• Age>3 months. Orthopaedic review with Xray 

Ultrasound Head & Neck

Please use in conjunction with the Lymphadenopathy Pathway in Children
Indicated for direct GP referral:
  • Lymph nodes clinically suspicious for malignancy, including large size, rapid growth or a fixed mass
Not indicated for direct GP referral:
  • Lymph nodes in children

Lymphadenopathy is very common in children and young adults. In vast majority of cases it is usually a normal response reactive to childhood viral URTI such as colds or tonsillitis, skin eczema, cradle cap or post vaccination

Lymphadenopathy refers to lymph nodes abnormal in size greater than 1cm (>1.5cm in groin). However, in practice, cervical lymph nodes less than 2cm in diameter are unlikely to indicate severe pathology.

Lymph nodes are likely to slowly decrease over time, though this may take several (6-8) weeks and remain palpable for months and it is normal for the lymph nodes to get bigger and smaller in future with intercurrent infections. Persistence of non-enlarged but palpable lymph nodes is not a predictor for malignancy and not an indication for ultrasound. 

Paediatric referral is recommended for cervical lymphadenopathy more than 2cm in diameter and increasing in size or present for more than 2 weeks or unexplained supraclavicular or axillary lymphadenopathy. If consultant paediatrics recommend ultrasound via primary care direct access please include name in referral. 

  • Generalised neck swelling or neck pain
  • Skin lesions
  • Swelling related to the sternoclavicular joint
  • Carotid Doppler

Ultrasound Thyroid

Indicated for direct GP referral:
  • Ultrasound may be required where there is doubt as to the origin of a cervical mass, i.e. is it thyroid in origin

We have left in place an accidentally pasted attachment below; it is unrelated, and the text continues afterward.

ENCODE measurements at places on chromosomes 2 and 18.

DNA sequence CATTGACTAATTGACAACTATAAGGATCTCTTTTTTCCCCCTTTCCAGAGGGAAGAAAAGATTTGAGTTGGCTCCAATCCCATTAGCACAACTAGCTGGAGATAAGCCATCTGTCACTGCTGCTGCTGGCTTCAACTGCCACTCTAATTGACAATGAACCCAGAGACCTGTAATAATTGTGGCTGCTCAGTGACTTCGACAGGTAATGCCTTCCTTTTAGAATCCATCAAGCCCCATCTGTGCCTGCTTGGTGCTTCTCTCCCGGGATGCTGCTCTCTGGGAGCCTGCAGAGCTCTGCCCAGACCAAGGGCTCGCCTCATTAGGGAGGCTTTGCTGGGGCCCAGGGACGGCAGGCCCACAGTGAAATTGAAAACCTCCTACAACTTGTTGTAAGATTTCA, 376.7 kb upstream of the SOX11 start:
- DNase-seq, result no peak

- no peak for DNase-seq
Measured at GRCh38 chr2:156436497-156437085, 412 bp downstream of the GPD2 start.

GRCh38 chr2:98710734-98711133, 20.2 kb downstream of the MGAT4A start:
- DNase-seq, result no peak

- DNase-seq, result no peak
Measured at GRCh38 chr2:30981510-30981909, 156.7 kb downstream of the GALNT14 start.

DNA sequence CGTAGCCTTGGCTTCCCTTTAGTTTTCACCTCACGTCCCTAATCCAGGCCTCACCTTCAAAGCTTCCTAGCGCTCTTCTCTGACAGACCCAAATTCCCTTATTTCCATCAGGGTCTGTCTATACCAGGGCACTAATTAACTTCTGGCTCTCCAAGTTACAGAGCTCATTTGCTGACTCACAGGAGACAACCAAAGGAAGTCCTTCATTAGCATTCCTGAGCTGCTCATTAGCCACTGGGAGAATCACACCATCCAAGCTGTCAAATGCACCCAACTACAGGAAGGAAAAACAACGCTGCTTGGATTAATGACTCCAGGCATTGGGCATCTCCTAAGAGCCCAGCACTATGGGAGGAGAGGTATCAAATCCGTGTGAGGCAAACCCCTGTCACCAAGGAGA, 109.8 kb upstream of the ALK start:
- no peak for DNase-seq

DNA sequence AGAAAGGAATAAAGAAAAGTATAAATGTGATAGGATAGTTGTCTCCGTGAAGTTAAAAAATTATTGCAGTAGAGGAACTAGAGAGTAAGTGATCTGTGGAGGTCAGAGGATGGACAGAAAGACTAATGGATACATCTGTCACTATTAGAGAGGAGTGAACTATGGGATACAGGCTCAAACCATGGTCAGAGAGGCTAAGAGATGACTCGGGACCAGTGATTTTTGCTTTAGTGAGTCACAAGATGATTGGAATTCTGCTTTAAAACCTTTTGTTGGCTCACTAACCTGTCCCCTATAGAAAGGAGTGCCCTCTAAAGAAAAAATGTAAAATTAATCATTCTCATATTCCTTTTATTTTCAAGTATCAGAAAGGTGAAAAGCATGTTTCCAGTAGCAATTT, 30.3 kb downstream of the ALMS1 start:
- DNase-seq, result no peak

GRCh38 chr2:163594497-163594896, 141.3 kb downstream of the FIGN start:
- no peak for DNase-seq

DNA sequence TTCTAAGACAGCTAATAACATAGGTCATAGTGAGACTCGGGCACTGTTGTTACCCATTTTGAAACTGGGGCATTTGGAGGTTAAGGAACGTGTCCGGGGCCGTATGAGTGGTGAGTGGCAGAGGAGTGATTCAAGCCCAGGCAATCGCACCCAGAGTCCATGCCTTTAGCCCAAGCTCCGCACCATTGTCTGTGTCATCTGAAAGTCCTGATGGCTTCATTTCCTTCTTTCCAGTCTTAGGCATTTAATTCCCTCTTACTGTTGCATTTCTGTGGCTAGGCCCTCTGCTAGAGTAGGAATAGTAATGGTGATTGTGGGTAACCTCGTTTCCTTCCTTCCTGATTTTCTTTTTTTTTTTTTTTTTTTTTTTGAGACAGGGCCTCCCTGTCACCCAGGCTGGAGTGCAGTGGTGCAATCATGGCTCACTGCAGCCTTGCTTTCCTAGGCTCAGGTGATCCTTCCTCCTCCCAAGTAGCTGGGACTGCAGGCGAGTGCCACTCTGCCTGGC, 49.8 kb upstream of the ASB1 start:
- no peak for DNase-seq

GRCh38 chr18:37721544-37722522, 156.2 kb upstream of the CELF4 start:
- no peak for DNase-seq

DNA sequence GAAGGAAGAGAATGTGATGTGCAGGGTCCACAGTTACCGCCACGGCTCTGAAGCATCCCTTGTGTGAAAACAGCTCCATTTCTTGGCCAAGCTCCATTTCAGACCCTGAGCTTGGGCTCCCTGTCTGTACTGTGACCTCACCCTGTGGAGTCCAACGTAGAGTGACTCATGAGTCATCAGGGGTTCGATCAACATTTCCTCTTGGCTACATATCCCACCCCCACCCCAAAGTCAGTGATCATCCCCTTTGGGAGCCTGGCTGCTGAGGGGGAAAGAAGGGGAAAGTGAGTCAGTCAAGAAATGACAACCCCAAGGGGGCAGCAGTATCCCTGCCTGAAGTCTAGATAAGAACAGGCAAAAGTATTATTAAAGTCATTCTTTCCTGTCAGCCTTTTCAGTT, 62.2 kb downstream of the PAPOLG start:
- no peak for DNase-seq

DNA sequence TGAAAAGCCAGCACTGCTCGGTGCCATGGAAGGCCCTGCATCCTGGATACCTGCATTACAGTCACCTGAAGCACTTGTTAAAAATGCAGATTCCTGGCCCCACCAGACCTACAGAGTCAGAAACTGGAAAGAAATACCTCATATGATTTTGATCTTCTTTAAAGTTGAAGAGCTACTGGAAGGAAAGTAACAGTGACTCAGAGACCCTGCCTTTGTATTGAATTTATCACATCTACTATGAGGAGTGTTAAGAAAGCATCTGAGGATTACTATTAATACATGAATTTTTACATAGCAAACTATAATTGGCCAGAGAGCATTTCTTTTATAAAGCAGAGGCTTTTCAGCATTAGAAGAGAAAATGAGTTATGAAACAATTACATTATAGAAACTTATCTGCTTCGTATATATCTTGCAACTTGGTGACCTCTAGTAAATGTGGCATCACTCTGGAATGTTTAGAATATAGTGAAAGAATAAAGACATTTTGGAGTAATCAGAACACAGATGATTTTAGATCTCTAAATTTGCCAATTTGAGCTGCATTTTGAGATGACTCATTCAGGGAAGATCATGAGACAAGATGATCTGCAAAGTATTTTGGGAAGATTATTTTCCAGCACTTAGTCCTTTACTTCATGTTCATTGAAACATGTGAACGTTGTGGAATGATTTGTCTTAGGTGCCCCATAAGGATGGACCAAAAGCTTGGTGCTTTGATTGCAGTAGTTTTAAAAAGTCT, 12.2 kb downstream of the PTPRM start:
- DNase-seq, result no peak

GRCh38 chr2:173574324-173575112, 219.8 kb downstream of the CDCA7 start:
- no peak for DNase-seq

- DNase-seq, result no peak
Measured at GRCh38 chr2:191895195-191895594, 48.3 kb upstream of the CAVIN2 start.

Not indicated for direct GP referral:
  • New or rapidly growing thyroid lump – suggest speciality 2WW referral for unexplained thyroid lump
  • Routine imaging/follow-up of established thyroid nodules/goitre
  • Hyperthyroid or Hypothyroid biochemical test
  • FNA request
  • Parathyroid Imaging

Ultrasound Urinary Tract

Please use in conjunction with the UTI Pathway in Children
Indicated for direct GP referral:
  • Infants and children of all ages with clinically atypical/severe UTI - suggest paediatric specialist referral alongside an ultrasound of the urinary tract during the acute infection to identify structural abnormalities
  • Infants < six months old with first-time UTI that responds to treatment
  • Children aged 6 months and above if they have recurrent infections or have an atypical organism
Not indicated for direct GP referral:
  • Acute Renal Colic 
  • Unexplained visible haematuria without urinary tract infection
  • Visible haematuria persists or recurs after successful treatment of urinary tract infection 
  • Unexplained microscopic haematuria
  • Pain not typically renal origin 
  • Hypertension
  • Children aged six months and older with first time typical UTI that responds to treatment